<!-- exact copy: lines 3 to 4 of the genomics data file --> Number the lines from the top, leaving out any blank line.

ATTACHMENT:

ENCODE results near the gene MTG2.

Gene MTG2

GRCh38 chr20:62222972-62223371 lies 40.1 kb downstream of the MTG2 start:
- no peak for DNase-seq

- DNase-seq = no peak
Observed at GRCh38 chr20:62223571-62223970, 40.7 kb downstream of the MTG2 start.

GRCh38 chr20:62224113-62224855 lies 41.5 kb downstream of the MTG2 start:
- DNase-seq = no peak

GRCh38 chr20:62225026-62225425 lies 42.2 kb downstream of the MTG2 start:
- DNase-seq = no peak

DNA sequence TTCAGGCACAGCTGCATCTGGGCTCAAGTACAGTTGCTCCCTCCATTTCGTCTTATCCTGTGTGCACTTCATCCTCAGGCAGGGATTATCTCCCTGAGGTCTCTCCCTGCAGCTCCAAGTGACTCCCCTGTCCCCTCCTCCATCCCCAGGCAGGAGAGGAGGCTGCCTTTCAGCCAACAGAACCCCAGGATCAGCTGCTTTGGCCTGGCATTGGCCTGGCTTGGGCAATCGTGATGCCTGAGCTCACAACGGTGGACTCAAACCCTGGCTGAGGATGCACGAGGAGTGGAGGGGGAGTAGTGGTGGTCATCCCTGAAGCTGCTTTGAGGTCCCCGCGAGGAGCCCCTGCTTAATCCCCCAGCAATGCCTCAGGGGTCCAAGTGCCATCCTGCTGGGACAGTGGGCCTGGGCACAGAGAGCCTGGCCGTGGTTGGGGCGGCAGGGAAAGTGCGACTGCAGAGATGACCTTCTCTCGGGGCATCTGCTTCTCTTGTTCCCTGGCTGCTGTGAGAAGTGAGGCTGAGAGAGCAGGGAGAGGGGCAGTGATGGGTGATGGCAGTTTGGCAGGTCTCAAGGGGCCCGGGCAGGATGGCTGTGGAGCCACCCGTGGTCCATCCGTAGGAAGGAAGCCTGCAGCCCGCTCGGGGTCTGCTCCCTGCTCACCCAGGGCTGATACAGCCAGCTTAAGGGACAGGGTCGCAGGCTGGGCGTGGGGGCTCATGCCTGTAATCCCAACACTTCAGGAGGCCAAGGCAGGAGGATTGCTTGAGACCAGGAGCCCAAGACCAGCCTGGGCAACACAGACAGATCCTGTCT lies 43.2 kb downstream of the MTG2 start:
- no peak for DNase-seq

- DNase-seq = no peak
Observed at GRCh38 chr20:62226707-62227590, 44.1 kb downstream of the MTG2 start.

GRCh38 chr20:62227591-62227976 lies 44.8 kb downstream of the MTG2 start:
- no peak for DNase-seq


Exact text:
GRCh38 chr20:62222972-62223371 lies 40.1 kb downstream of the MTG2 start:
- no peak for DNase-seq